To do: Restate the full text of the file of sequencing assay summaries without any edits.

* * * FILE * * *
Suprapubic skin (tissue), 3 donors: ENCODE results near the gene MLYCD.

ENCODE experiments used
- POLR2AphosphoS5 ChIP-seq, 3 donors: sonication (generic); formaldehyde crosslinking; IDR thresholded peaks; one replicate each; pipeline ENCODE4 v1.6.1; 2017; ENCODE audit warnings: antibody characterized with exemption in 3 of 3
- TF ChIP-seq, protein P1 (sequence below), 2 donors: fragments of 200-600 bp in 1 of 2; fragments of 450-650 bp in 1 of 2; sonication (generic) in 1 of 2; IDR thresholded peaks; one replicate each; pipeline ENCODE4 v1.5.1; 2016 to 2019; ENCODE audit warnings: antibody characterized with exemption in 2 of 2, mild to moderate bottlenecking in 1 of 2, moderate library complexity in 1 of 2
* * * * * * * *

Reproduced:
Suprapubic skin (tissue), 3 donors: ENCODE results near the gene MLYCD.

ENCODE experiments used
- POLR2AphosphoS5 ChIP-seq, 3 donors: sonication (generic); formaldehyde crosslinking; IDR thresholded peaks; one replicate each; pipeline ENCODE4 v1.6.1; 2017; ENCODE audit warnings: antibody characterized with exemption in 3 of 3
- TF ChIP-seq, protein P1 (sequence below), 2 donors: fragments of 200-600 bp in 1 of 2; fragments of 450-650 bp in 1 of 2; sonication (generic) in 1 of 2; IDR thresholded peaks; one replicate each; pipeline ENCODE4 v1.5.1; 2016 to 2019; ENCODE audit warnings: antibody characterized with exemption in 2 of 2, mild to moderate bottlenecking in 1 of 2, moderate library complexity in 1 of 2